When Catra does ‘come home’, as Stevenson assured us early on that she would, the dichotomies between good and evil, magic and technology had already become messy. Power and authority was dissolute, disparate and the ground had shifted. The Imperial Horde was all-powerful, and even She-Ra and her power had been revealed to be complicit and suspect in having wrecked the planet once. There could be one solution when the stakes were so high, and Adora would have to finally, righteously accept what it meant to be a hero and give it all up. But what the show affirmed was not heroism or sacrifice, not selflessness, but a selfishness, not righteousness, but desire. Through the penultimate moments, Adora and Catra fight with each other and themselves, authority and ideology, and settle into a confused but determined embrace. It is stance where they refuse to abandon each other and their own desires—to live, and to live full lives with everything in it. It isn’t quite clear why they succeed, but explication of the victory is not as important as the validation of a choice that claims nothing absolute.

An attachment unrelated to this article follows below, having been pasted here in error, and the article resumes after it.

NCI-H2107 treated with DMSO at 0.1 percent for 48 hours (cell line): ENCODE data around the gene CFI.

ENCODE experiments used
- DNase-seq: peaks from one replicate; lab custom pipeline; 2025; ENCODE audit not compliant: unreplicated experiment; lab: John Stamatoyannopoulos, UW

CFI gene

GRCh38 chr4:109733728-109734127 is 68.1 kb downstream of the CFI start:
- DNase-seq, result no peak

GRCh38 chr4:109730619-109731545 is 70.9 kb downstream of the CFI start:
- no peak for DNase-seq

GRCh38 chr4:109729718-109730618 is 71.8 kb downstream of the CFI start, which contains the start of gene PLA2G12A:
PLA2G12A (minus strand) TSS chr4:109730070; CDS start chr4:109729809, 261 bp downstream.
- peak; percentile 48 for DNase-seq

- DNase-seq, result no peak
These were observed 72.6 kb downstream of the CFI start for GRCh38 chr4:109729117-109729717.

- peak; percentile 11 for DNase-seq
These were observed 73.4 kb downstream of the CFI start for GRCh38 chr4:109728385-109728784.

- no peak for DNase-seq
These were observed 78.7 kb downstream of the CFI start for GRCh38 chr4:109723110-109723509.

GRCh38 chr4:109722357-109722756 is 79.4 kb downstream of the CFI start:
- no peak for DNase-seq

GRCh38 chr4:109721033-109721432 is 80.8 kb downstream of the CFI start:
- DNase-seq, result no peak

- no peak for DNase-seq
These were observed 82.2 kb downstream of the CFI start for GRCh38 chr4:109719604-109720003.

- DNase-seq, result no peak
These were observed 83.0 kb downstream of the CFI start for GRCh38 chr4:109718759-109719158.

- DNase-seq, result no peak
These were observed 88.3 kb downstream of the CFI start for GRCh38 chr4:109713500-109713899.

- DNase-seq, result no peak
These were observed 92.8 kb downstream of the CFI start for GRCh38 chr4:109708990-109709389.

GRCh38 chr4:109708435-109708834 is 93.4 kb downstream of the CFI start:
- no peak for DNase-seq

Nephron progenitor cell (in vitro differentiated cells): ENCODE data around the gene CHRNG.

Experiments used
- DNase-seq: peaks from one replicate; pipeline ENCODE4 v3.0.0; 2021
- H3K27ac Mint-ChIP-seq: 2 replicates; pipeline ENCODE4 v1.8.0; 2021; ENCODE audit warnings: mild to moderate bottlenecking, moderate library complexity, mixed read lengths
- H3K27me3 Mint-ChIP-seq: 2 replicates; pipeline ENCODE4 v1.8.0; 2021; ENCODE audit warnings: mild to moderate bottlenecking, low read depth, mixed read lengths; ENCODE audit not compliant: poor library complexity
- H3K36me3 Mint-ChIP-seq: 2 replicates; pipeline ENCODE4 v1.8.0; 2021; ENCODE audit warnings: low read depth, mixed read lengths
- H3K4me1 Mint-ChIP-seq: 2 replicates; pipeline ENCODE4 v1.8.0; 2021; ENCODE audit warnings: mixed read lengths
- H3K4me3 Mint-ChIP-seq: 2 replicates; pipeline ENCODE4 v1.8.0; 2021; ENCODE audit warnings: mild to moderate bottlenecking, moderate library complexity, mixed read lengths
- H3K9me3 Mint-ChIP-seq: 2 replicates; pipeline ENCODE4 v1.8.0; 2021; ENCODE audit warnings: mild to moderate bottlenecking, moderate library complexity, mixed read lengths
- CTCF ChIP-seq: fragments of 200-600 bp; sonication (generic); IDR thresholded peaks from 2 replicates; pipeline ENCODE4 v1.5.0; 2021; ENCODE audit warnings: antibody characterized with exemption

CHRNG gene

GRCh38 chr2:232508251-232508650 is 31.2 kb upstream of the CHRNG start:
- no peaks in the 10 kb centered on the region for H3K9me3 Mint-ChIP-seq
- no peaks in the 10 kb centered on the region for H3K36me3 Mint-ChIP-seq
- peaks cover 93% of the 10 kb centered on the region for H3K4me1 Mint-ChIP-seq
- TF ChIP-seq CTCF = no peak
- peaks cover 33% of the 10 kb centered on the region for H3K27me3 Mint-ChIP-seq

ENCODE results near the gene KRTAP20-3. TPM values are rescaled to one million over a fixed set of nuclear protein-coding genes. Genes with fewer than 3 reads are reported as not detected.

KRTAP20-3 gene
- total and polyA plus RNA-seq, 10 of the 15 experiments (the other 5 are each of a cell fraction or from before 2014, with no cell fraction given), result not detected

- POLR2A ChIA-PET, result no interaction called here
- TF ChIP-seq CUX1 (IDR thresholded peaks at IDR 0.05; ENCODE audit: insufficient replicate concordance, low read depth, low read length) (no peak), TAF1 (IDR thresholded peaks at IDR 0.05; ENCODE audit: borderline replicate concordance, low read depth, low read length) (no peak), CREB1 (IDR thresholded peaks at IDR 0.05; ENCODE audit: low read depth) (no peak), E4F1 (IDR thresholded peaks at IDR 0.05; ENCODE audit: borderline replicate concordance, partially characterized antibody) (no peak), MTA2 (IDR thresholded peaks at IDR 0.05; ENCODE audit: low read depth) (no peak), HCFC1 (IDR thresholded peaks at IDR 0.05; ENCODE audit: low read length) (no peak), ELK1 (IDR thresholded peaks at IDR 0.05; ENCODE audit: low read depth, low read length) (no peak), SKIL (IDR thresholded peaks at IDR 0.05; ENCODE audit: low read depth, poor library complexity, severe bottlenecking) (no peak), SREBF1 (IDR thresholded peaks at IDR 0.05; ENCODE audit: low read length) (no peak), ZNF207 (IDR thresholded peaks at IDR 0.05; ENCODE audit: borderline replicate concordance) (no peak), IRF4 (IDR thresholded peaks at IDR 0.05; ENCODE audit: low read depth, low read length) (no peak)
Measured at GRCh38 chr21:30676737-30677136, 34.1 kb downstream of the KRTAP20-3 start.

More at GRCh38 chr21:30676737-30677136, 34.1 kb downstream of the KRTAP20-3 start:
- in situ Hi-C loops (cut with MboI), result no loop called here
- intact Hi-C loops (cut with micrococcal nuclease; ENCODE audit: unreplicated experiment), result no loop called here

As such, She-Ra is among the ambitious shows dealing with our lives and the world we live in—one where categories of right and wrong are already embroiled in oppressive forces. The tools we use, the food we eat, the people we support drag histories of violence behind them. We are both, heroes and villains, survivors and victims and when stakes are high, we come bearing all these laurels and burrs.
It is an unlikely children’s show for this affirmation. For granting children with a full and complete agency, for recognizing both trauma and complicity, and for its refusal to dispense with anyone for the sake of a better world.